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Live Tests Explore Future of HD Radio

Culminated with demo showing 12 independent audio signals from one FM transmitter

The author is a research engineer at Nautel.

One possible, and bright, future path for HD Radio is all-digital operation.

This year, in the months leading up to the NAB Show, Nautel had the chance to conduct live tests of our HD Multiplex technology, in association with PILOT and Xperi, and with the support of Beasley Media Group’s KKLZ(FM) in Las Vegas. (PILOT is NAB’s coalition of innovators, educators and advocates dedicated to advancing broadcast technology and cultivating new media opportunities.)

Our tests of all-digital FM radio culminated with a live demonstration at the spring NAB Show, where we were able to show 12 independent audio signals from a single FM station’s transmitter over the air.

Our initial concept for HD Multiplex was presented three years ago at the 2015 NAB Show. Using HD Multiplex, a combination of up to 15 audio streams and data services can reside within 600 kHz of signal bandwidth, or up to nine audio streams may be accommodated in 400 kHz of signal bandwidth. For more information on how HD Multiplex is implemented, visit Nautel’s HD Multiplex page at

It is important to note that this technology is still experimental at this point and has not been authorized for use. For our 2018 tests, Beasley Media Group obtained experimental authorization from the FCC.

Our 2018 live test was composed of three components: The first was a proof of concept for the Nautel HD Multiplex transmission scheme in which multiple IBOC digital radio signals are effectively stacked immediately adjacent to one another to achieve additional audio and/or data throughput.

The second, and main focus of the tests, was an evaluation of hybrid and all-digital transmission utilizing the MP5 mode, a mode that has always been an element of the HD Radio system but never authorized. The MP5 mode supports both hybrid and all-digital operation. (The most common hybrid IBOC Service Mode in use today is MP3, which permits use of up to five audio services but typically is used for three to four.)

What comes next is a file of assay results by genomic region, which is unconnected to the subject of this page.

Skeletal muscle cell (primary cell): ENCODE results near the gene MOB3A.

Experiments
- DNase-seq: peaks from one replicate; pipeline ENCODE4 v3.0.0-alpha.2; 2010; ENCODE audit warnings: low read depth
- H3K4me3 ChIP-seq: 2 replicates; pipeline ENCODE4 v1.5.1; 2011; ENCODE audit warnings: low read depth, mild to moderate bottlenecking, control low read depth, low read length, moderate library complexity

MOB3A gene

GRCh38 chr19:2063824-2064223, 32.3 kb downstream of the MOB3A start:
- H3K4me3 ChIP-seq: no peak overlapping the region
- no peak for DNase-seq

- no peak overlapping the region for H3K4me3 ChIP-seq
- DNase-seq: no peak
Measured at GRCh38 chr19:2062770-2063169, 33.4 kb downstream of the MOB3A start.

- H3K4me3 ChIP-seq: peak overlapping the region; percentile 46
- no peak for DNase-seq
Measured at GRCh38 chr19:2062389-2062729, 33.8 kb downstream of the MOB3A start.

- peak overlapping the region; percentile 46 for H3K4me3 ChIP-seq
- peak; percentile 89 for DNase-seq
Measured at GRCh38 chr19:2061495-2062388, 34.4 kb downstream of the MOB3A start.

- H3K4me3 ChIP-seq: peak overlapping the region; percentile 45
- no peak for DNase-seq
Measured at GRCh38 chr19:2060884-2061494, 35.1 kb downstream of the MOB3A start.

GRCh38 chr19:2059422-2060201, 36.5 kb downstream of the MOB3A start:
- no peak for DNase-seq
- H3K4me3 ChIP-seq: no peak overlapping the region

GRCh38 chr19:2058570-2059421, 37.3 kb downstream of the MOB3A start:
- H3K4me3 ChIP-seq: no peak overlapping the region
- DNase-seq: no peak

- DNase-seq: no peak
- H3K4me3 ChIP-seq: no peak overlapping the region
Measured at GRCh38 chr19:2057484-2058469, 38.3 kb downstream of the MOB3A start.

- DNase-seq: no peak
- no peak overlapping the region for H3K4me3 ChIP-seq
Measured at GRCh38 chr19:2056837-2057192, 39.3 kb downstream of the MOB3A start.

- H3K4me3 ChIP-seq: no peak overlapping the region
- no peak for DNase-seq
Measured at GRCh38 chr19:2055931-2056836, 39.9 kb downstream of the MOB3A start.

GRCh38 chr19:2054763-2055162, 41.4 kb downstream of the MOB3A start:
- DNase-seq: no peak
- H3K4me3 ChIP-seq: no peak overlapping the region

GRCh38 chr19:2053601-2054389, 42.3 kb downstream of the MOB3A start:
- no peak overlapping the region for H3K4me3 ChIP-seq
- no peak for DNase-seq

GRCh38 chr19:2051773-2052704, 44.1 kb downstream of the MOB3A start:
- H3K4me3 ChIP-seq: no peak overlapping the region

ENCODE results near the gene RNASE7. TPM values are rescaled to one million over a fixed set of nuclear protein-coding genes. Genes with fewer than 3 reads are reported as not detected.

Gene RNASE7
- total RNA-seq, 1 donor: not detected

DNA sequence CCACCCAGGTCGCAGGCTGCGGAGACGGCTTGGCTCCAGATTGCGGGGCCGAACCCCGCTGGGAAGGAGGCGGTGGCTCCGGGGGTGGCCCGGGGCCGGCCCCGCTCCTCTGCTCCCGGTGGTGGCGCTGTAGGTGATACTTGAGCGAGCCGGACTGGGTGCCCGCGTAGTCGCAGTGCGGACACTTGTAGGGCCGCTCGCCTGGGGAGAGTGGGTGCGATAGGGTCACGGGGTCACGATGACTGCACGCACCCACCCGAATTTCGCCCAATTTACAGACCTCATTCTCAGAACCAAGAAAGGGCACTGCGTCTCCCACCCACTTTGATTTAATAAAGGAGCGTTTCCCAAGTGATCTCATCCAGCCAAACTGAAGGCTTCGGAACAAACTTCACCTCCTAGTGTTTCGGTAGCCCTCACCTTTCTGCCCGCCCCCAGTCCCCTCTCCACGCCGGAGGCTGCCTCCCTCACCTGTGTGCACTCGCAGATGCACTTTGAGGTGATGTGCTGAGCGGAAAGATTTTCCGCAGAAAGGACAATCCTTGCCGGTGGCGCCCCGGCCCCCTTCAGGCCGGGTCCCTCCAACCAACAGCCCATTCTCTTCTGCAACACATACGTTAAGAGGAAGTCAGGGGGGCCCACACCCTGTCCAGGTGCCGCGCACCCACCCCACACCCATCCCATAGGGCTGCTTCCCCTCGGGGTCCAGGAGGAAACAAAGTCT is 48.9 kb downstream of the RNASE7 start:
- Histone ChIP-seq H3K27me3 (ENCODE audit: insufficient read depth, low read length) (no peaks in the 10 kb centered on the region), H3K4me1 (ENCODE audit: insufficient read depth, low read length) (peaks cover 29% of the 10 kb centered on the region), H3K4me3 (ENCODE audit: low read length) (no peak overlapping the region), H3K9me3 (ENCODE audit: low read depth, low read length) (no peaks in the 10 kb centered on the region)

The third component was our live demonstration at the NAB Show of a modified form of Nautel HD Multiplex, which allowed normal KKLZ analog operation as well as the transmission of four digital sidebands.

Two test periods were conducted prior to the show at KKLZ. The station was kind enough to suspend its analog carrier in some overnight periods to allow us to fully test all-digital transmission with up to 15 HD channels. During the testing period, we switched KKLZ from their normal MP3 hybrid transmission to MP5, adjusting the TPO to keep signal parameters within safe peak power limits both in hybrid analog/digital and all-digital tests.


In daytime hours and at the NAB Show, the analog carrier was present so that normal programming could be aired; however, KKLZ suspended its regular HD Radioprogramming during the tests to allow us to conduct our experiments. KKLZ’s analog carrier is located at 96.3 MHz. The four digital sidebands used for our tests were located at 96.0, 96.2, 96.4 and 96.6 MHz, frequencies that are not normally associated with standard FM radio stations in the U.S. Fig. 1 shows a spectrograph of the transmission.

Our first goal, “proof of concept,” worked very well. We tested HD Multiplex signals in both MP3 and MP5 modes. In MP3 mode, we determined that, given that the receiver can tune to the desired sidebands, up to 15 audio services were possible on 96.2/3/4 MHz.

After testing reception of all audio services at the KKLZ studio, two HD Multiplex configurations were selected for drive tests around Las Vegas. The 400 kHz signal was chosen as it could provide tuning frequencies at 96.1, 96.3 and 96.5 MHz available on all standard HD Radio receivers and which fit within today’s channel allocations. A modified version of the 600 kHz mode was also tested, but was reduced to 500 kHz in order to contain the signal within the channels authorized for experimental use.